PAGE 1

THE PIPITS. 21 He brought it food from morn till eve, Until the setting sun Impressed on his exhausted mind His daily task was done. But Mrs. Pipit still was proud Of her young beauty's size; She told her husband that they must Again display their prize; "We'll have a ball, dear Mr. P., Like Mrs. Butterfly, She gave it for her children's sakeAnd, pray, why should not I ?" "Ah! no, my dear," he sadly said, "We can't afford it now; Just look at me-I'm skin and bone, You really must allow;



PAGE 1

16 THE PIPITS. When all had said their say and gone, And left our pair alone, Then Mr. Pipit said aloud In his most joyful tone; "Ohdear! How glad I am 'tis done-And with such credit too! 'Tis time we had some tea ourselves; I'm hungry-are not you ?" The other birds were talking of The party where they'd been, And all their different thoughts about The egg which they had seen; The Wren said certainly 'twas largeIt took her by surprise; "But then I don't admire it, for I don't think much of size.



PAGE 1

' Now Mr. Pifii' set to work, Sl/i ull \ 11 Now Mr. Pipit set to work, And wished to warm the eggs, But in the nest he vainly tried To stow away his legs; And he pushed out two little eggs, O'er rock, and stones, and grass, And sadly then he shook his head, And sighed and said, "Alas!" K'\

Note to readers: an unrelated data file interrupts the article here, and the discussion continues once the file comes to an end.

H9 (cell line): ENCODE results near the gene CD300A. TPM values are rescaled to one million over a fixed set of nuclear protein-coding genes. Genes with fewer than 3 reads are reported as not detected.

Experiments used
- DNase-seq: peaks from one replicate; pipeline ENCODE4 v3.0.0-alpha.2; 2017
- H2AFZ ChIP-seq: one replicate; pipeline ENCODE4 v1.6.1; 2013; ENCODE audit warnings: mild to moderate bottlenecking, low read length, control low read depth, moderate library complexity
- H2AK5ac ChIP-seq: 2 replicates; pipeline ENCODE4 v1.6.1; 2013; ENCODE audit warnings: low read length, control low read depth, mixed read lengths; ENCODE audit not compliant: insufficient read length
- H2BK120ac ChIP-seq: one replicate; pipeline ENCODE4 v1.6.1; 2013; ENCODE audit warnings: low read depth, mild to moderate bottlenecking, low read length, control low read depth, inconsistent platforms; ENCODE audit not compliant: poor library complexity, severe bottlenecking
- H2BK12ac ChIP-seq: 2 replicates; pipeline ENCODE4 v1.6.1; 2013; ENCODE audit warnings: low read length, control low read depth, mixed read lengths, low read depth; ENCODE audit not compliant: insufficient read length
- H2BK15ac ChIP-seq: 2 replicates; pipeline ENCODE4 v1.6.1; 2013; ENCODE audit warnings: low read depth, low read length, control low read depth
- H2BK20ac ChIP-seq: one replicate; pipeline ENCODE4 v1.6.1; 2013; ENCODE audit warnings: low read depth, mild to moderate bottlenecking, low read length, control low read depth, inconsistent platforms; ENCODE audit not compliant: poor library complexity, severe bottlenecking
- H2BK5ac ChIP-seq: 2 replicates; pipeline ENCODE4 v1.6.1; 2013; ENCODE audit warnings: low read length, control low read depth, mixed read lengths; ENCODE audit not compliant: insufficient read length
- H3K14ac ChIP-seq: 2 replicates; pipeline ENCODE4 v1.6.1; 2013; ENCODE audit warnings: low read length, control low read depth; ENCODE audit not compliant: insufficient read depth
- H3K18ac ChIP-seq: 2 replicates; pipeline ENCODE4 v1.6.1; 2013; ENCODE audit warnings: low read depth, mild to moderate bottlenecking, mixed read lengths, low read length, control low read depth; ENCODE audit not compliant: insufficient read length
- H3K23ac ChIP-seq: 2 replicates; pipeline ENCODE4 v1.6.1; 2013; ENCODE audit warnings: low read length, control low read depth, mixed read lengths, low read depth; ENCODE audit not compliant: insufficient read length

PAGE 1

7r "And in a tuft of witherid grass Had hid their l itte ad. / .--. -" -.._ TwAnd in a tuft of i witherd grass ""K Had hid ther little heads.



PAGE 1

THE PIPITS. 23 Come, jump upon my back and I Will show you how to ride;" And then the naughty selfish bird Threw him too o'er the side. So at the bottom of the rock These two poor Pipits lay, Until the Robin Redbreasts came And covered them next day. The Cuckoo soon began to think His parents rather slow; He saw the swallows flying south, And longed with them to go; He heard them talk of foreign landsOf palaces and towersHow warm and bright the southern sunHow beautiful the flowers. D



PAGE 1

6 THE PIPITS. And as she smoothed her plumage At the early dawn of day, She told her husband what an egg She certainly would lay. Said Mr. Pipit, wisely, It surely will be best, Before you think of laying eggs, That we should build our nest." High in a tree, then, let it be; For really, I must say, No lower place is worthy of The egg which I shall lay." "No, no!" replied her husband, "That Were much above our station; The neighbours round would laugh at us On such an elevation.



PAGE 1

-, 4' '"f She dreamed ttat she erself had laid J The largest egg of all. She saw it lying in her nest, With all the other birds around In an admiring crowad, S.... .. ... '-S/~demdta ie esl a ai S '~~I\ \'



PAGE 1

24 THE PIPITS. They told him charming stories Of the countries where they'd been; The great Egyptian Pyramids, And temples they had seen. The Pipits were so tired at night, With bringing food all day, They would not listen to his talk, Nor have a game at play. He saw the leaves were turning brown-The winds were getting chill" If I stay here much longer I shall certainly be ill; But, dearest Mother, you to me Have been so very good, You've always kept me nice and warm, And brought me lots of food.